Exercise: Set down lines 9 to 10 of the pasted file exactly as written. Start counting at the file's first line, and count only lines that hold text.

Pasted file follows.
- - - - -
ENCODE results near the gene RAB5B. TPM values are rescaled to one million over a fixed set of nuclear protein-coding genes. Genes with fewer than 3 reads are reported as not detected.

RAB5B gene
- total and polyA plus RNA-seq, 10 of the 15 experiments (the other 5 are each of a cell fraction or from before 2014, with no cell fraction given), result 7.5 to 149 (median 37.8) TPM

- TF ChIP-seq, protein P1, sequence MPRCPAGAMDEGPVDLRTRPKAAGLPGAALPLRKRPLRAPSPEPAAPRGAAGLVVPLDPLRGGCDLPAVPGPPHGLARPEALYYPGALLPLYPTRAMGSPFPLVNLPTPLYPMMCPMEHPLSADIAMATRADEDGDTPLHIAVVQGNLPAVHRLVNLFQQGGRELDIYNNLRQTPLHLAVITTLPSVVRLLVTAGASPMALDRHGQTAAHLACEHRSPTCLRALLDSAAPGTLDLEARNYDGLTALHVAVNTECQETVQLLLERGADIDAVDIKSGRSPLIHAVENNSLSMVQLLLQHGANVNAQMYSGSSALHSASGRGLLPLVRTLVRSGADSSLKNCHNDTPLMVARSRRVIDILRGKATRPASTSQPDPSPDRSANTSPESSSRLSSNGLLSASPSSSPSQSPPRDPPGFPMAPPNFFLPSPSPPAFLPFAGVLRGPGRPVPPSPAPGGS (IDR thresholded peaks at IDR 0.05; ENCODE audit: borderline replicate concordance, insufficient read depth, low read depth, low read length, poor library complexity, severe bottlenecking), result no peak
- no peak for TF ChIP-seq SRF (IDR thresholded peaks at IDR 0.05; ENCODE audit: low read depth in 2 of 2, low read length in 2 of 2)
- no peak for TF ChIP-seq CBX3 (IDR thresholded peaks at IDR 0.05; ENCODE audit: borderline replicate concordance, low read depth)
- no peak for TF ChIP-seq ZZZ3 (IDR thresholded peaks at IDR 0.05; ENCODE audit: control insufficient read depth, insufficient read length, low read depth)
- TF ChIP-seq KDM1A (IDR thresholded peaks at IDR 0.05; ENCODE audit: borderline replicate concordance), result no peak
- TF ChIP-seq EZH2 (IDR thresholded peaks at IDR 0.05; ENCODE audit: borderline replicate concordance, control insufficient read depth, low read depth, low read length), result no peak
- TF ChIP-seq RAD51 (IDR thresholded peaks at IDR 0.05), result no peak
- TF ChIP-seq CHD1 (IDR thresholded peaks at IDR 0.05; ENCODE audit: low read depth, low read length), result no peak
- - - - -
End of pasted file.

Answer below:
- TF ChIP-seq EZH2 (IDR thresholded peaks at IDR 0.05; ENCODE audit: borderline replicate concordance, control insufficient read depth, low read depth, low read length), result no peak
- TF ChIP-seq RAD51 (IDR thresholded peaks at IDR 0.05), result no peak